I leave out the doom and gloom messages – and the long introduction. Every time the writer hears, “You’re going to hate me for saying this,” or “this might be hard to hear,” or other statements of that ilk, it makes her worry more. The longer the introduction and disclaimers go on, the more impatient and defensive she could get.

On taking the wheel

It’s okay for some critique partners to write out short bits of dialogue or sentences for each other. I actually enjoy it. It’s good to check, though, because not everyone will be okay with someone else putting words in their characters’ mouths.

On suggestions

I’ve heard different things about suggestions. Some people say that a good critique partner only points out where something is off, and allows the writer to come up with her own fixes. Personally, I enjoy suggestions, but you may want to make sure they don’t sound like orders.

On nitpicking

I generally don’t correct punctuation/grammar/typos unless the piece is, according to the author, ready for submission. On earlier drafts, if I catch something & it’s easy to fix, sometimes I do. If I see a recurring grammatical error, I will usually call the writer’s attention to it. But little nitpicks seem like a waste of time if the story might change dramatically – entire sentences, paragraphs, pages, and chapters can be replaced or deleted, and then I’ve spent time correcting punctuation on segments that are no longer even in the story! Some people, however, cannot resist editing for grammar etc. To each her own.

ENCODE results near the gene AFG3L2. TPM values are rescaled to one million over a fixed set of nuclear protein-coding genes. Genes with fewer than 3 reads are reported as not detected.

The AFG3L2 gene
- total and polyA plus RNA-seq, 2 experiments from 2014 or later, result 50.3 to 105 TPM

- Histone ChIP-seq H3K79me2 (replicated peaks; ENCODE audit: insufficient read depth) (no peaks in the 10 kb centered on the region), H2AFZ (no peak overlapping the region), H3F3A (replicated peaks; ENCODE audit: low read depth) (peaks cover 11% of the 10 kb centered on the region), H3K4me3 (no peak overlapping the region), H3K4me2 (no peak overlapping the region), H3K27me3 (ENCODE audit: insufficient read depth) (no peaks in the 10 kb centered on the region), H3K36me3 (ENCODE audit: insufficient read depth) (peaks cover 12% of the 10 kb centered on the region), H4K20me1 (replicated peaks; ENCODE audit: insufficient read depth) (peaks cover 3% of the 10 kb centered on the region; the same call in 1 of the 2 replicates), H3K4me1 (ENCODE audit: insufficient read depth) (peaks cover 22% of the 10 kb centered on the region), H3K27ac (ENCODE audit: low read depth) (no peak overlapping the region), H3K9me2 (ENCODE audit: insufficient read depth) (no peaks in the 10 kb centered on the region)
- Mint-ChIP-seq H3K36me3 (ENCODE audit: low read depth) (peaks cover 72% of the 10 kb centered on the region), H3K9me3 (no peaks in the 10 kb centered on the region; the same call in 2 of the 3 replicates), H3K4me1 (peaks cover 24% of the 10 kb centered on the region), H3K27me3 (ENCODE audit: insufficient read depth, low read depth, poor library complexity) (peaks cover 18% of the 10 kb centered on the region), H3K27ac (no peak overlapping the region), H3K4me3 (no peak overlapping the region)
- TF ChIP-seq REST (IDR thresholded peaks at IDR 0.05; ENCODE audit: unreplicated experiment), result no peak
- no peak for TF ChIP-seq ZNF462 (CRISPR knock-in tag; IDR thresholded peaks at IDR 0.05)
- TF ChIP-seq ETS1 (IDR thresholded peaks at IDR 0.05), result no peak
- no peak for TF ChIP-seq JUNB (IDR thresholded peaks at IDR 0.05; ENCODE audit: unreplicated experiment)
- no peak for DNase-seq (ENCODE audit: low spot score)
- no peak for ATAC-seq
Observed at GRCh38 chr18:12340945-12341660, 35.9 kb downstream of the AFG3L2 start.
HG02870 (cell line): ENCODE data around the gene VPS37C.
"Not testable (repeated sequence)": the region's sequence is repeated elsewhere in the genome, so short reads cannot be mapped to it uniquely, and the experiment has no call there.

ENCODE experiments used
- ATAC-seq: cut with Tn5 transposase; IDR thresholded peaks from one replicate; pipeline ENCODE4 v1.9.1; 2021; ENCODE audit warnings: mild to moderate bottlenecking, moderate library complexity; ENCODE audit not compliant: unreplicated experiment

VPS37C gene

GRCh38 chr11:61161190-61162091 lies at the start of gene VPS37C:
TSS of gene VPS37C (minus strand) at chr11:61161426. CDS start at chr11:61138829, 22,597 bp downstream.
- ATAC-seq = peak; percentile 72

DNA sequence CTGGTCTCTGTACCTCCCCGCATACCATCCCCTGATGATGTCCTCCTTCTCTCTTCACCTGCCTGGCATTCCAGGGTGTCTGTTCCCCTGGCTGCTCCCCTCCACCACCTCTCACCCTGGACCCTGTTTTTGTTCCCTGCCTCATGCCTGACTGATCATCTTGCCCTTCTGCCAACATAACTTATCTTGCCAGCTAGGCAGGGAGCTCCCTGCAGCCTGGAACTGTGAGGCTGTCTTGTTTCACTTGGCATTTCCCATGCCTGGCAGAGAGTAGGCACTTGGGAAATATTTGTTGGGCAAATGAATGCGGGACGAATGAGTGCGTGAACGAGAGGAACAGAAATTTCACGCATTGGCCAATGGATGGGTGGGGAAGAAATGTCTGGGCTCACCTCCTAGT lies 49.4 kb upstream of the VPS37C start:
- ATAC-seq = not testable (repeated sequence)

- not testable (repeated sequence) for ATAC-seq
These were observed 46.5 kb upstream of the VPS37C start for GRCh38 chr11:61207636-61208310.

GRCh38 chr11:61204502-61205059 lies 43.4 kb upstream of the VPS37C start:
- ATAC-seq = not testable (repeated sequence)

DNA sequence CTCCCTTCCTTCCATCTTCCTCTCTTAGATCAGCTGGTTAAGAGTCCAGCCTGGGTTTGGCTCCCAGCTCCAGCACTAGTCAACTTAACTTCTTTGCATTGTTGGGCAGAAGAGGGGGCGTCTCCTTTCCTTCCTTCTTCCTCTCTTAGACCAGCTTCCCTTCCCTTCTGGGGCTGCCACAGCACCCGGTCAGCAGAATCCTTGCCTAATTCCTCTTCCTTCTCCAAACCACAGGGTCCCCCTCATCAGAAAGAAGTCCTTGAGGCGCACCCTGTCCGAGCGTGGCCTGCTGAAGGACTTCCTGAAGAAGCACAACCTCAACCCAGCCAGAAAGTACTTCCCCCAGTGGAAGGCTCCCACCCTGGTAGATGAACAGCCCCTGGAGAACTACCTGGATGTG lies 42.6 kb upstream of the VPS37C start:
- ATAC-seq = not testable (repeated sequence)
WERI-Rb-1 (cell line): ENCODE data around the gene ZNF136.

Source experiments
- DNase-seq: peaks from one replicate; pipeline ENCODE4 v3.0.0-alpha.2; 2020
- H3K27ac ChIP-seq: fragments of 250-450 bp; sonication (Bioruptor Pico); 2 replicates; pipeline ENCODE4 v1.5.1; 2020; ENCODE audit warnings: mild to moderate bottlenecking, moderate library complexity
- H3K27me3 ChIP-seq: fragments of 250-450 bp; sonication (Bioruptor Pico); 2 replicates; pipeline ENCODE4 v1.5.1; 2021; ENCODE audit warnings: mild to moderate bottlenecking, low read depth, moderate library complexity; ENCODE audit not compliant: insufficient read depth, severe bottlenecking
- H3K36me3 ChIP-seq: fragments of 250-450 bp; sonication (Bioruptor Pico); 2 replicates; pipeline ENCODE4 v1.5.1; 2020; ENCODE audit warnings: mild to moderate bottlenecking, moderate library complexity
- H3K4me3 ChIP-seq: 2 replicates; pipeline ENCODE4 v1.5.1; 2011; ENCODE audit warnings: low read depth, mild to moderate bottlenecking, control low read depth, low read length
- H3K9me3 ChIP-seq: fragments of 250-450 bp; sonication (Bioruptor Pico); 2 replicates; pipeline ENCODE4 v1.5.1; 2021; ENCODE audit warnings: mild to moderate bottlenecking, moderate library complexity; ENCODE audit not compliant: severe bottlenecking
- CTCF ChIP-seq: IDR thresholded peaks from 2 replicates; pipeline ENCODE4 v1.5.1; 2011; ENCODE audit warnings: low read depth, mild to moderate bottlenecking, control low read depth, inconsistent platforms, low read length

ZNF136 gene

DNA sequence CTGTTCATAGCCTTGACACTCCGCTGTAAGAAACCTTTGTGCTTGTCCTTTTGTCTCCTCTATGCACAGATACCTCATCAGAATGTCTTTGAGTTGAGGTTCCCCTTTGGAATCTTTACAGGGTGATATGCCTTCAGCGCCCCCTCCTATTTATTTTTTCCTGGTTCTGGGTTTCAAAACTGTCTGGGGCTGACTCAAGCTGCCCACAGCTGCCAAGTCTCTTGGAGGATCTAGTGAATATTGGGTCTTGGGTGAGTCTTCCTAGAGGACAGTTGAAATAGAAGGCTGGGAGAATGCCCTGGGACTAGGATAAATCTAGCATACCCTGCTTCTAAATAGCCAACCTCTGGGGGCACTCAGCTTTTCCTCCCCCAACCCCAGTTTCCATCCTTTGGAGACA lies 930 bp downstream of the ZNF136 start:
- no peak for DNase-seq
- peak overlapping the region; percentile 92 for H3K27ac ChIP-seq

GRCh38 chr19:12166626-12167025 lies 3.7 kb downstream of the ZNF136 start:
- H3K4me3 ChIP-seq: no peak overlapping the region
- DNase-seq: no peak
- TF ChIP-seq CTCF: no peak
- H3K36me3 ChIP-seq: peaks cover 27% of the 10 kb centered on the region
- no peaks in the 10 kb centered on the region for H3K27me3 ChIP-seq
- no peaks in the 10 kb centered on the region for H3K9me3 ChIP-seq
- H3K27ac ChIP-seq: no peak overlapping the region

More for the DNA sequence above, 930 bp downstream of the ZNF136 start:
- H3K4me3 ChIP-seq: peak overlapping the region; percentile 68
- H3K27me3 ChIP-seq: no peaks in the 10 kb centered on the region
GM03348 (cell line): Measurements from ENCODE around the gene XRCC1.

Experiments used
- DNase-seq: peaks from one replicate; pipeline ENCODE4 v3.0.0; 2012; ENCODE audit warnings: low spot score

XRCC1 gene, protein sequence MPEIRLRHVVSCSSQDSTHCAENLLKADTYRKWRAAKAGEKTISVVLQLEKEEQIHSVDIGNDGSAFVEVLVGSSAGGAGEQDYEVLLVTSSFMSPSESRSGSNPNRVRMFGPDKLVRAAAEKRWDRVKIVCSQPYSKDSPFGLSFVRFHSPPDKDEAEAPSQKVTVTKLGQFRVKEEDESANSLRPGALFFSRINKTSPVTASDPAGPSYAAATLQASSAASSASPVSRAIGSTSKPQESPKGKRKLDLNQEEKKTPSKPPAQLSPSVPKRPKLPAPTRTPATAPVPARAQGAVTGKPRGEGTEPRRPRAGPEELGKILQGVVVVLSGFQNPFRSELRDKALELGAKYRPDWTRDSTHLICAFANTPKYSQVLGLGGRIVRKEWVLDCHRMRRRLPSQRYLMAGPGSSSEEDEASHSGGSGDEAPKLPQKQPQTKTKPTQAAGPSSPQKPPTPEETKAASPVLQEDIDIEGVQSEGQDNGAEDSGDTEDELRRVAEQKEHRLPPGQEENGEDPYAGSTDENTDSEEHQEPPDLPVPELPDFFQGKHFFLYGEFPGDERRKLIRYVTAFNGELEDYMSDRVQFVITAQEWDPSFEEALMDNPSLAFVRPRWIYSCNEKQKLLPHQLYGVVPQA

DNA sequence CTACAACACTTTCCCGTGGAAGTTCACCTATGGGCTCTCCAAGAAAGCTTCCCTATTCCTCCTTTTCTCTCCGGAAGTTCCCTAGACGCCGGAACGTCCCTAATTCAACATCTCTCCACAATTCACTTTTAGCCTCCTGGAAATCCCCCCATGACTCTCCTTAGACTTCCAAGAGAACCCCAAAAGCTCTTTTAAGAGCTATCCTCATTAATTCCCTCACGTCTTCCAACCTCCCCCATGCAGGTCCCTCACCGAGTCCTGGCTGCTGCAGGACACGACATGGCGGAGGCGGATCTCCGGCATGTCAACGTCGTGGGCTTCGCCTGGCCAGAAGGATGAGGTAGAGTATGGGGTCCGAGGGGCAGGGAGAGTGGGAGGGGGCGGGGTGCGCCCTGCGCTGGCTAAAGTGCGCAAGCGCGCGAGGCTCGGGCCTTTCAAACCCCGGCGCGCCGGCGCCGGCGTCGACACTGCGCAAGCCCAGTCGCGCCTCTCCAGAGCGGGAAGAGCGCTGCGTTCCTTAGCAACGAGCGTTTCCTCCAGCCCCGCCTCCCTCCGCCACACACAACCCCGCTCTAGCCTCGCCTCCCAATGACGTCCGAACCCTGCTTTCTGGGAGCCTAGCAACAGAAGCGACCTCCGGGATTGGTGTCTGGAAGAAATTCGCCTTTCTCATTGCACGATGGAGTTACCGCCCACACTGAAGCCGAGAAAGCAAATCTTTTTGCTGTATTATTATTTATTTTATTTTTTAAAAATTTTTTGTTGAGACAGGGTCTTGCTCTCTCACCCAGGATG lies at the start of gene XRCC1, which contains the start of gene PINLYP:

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I’m looking at these tips as a list-in-progress, so please, chime in below if you have a tip I haven’t thought of, or if you think something in my list should be adjusted/clarified.

Also, while it’s super-important to “give good critique,” it’s equally important to be a good critique receiver. Maybe I’ll write about that later, so if you have an idea you want to share, let me know and I’ll give you credit in the post.

Recommended reading: The Writing & Critique Group Survival Guide by Becky Levine.

ETA 4/10/12: Author and former literary agent Nathan Bransford just published this post on the Ten Commandments for Editing Someone’s Work. Good suggestions, all.